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Disabled Students Learn Job Skills

May 12, 2014

Katherine Rosenberg, Naples Daily News

May 09--It wasn't too long ago that a Palmetto Ridge High School classmate told Roshaka Davis she'd wind up living under a bridge.

Diagnosed with Attention Deficit Hyperactivity Disorder (ADHD) during her elementary school years, Davis spent most of her schooling in special needs classes.

Feeling she didn't belong, she grew frustrated, acted out, got in some fights. She took anger management classes for two years.

"I felt everyone around me knew what they were doing in life, but I felt lost and confused," Davis said last week as she was honored at the 2014 Project Explore Celebration and Awards Dinner. "I was not happy with myself and embarrassed of myself that I had a disability. In high school, I was made to feel that I was this weird, angry person with no future. ... That's so sad."

Davis, 21, is the picture of poise and grace today, without a trace of anger. And she has all the tools she needs to reach her goal of someday providing child care services, like her mother, who runs a day care. That's thanks in part to Project Explore and teacher Anne Fredette.

Now in its 13th year at Moorings Park -- a continuing care retirement community in Naples -- the federally-funded grant program is for students 18 and older with physical or mental disabilities, who want direction or options on career paths.

The Collier County School District runs the program through its Lorenzo Walker Technical Institute. There were 23 students in the program this year. They can stay in the program for up to three years.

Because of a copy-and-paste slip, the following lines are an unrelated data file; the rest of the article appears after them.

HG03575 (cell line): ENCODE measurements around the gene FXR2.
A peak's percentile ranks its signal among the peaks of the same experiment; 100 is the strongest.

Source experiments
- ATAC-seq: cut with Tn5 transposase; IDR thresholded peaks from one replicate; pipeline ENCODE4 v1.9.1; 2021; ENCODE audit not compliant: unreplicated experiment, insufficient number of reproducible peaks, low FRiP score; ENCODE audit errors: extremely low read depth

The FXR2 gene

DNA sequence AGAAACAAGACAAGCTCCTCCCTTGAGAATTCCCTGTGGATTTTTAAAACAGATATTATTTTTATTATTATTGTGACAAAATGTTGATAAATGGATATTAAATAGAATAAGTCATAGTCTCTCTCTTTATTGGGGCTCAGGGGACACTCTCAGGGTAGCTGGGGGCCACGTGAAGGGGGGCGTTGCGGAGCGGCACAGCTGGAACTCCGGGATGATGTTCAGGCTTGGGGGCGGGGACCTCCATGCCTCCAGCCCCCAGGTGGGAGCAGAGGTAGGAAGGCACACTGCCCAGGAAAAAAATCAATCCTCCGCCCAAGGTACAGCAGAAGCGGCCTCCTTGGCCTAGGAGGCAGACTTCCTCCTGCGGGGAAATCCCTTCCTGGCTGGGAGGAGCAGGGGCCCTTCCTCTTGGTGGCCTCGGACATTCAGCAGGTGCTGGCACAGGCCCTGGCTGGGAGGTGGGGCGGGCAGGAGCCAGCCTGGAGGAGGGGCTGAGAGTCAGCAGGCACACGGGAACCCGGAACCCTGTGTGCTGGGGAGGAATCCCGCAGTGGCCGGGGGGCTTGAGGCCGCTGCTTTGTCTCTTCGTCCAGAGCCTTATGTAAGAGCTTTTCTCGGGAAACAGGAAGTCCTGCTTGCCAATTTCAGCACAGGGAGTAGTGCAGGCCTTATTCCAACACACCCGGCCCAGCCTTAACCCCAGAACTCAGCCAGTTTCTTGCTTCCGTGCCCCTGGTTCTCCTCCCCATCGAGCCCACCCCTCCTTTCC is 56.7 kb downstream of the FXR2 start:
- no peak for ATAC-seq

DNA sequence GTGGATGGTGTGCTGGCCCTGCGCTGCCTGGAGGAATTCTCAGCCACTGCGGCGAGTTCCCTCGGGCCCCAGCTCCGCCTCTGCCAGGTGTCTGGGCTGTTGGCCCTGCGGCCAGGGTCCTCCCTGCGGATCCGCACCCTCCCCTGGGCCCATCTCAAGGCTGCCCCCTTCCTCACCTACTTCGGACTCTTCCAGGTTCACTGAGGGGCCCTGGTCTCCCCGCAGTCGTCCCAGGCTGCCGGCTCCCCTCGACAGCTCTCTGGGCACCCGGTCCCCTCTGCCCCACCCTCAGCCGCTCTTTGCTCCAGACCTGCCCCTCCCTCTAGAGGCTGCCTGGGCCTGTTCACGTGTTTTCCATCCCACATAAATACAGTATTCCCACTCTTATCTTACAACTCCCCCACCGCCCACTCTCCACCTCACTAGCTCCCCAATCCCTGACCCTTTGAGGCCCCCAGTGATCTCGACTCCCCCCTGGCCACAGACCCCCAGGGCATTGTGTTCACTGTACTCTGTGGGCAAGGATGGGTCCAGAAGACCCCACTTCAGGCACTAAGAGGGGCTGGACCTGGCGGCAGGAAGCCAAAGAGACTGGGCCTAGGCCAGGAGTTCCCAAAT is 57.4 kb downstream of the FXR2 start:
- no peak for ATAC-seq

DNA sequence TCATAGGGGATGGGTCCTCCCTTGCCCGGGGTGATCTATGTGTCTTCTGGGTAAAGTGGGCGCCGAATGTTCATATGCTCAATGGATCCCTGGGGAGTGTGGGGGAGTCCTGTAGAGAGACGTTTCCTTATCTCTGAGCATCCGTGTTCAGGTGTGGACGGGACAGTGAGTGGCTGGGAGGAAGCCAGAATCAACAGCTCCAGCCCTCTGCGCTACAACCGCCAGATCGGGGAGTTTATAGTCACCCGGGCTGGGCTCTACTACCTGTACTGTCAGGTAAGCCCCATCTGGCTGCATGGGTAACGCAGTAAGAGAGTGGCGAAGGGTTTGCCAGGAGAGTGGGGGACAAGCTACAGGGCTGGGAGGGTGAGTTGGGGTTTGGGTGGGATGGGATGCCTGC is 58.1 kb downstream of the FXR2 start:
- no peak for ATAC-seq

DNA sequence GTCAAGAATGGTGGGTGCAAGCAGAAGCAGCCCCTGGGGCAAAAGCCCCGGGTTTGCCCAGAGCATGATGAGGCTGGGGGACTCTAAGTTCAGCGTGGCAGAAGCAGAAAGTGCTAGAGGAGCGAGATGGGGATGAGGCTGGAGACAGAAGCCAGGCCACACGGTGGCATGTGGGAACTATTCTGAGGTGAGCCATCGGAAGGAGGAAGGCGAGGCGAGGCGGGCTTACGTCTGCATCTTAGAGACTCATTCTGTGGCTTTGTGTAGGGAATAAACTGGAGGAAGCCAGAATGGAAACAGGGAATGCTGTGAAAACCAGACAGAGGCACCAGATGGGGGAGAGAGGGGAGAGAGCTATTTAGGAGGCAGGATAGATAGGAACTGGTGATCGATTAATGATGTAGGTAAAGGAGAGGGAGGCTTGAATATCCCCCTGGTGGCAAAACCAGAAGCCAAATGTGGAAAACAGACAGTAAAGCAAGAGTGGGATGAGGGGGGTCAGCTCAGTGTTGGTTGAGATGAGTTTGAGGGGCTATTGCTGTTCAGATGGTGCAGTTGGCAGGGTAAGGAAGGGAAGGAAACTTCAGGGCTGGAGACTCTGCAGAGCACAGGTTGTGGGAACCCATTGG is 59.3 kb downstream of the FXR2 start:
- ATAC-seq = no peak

"For students who may not really know what they wanted to do for a career, they tend to be able to go through school and just follow suit, not making their own decisions but going along. Or they're broken and they feel their opinion on decisions doesn't matter," Fredette said. "We show them areas they can work in. When they fall in love with something, it's amazing what can happen, their abilities become huge."

The students explore those options at Moorings Park, a retirement community that offers varying levels of assisted living and health care. It employs nurses, cooks, information technology specialists, business administrators, receptionists, janitors and facility managers among other jobs the students can learn to do.

But it is more than a job, Fredette said. The students find mentors in the Moorings Park staff, and are taught life skills such as how to read social cues, she said.

The biggest focus for Fredette has been getting the students to self-identify their disability. It's something that, surprisingly, is often not discussed in K-12 classrooms or at home, she said.

Students can grow up unsure why they are in special classes or how they are different. Fredette works to change that, to arm the student with an understanding of their disability so it has less power to limit them.

She begins by asking a student to describe his or her disability. Over the years she's often heard students say they don't have one, only to discover they haven't been talked to about it.